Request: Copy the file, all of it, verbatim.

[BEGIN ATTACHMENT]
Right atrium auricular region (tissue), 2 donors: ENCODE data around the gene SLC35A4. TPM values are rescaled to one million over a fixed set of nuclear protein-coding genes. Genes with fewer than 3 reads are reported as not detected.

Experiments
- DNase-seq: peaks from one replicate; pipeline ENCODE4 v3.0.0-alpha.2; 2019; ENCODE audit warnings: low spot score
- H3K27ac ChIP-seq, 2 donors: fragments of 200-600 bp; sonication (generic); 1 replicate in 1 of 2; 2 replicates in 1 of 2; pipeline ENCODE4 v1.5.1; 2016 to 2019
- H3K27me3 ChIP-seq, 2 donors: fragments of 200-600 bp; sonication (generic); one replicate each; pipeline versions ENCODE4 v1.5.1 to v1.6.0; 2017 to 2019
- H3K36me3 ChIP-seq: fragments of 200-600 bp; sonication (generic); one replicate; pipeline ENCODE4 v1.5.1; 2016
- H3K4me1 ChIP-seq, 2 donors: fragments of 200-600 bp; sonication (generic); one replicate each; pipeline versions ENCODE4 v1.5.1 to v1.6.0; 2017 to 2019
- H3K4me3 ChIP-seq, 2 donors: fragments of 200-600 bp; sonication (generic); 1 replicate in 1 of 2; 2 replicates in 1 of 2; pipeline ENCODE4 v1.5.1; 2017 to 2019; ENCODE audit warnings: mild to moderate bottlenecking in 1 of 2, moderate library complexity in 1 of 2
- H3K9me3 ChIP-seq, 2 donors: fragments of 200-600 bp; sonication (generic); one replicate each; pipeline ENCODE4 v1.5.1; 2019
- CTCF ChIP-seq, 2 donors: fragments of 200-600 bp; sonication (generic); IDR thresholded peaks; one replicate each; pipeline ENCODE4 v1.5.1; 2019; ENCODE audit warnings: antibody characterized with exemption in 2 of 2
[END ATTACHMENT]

Right atrium auricular region (tissue), 2 donors: ENCODE data around the gene SLC35A4. TPM values are rescaled to one million over a fixed set of nuclear protein-coding genes. Genes with fewer than 3 reads are reported as not detected.

Experiments
- DNase-seq: peaks from one replicate; pipeline ENCODE4 v3.0.0-alpha.2; 2019; ENCODE audit warnings: low spot score
- H3K27ac ChIP-seq, 2 donors: fragments of 200-600 bp; sonication (generic); 1 replicate in 1 of 2; 2 replicates in 1 of 2; pipeline ENCODE4 v1.5.1; 2016 to 2019
- H3K27me3 ChIP-seq, 2 donors: fragments of 200-600 bp; sonication (generic); one replicate each; pipeline versions ENCODE4 v1.5.1 to v1.6.0; 2017 to 2019
- H3K36me3 ChIP-seq: fragments of 200-600 bp; sonication (generic); one replicate; pipeline ENCODE4 v1.5.1; 2016
- H3K4me1 ChIP-seq, 2 donors: fragments of 200-600 bp; sonication (generic); one replicate each; pipeline versions ENCODE4 v1.5.1 to v1.6.0; 2017 to 2019
- H3K4me3 ChIP-seq, 2 donors: fragments of 200-600 bp; sonication (generic); 1 replicate in 1 of 2; 2 replicates in 1 of 2; pipeline ENCODE4 v1.5.1; 2017 to 2019; ENCODE audit warnings: mild to moderate bottlenecking in 1 of 2, moderate library complexity in 1 of 2
- H3K9me3 ChIP-seq, 2 donors: fragments of 200-600 bp; sonication (generic); one replicate each; pipeline ENCODE4 v1.5.1; 2019
- CTCF ChIP-seq, 2 donors: fragments of 200-600 bp; sonication (generic); IDR thresholded peaks; one replicate each; pipeline ENCODE4 v1.5.1; 2019; ENCODE audit warnings: antibody characterized with exemption in 2 of 2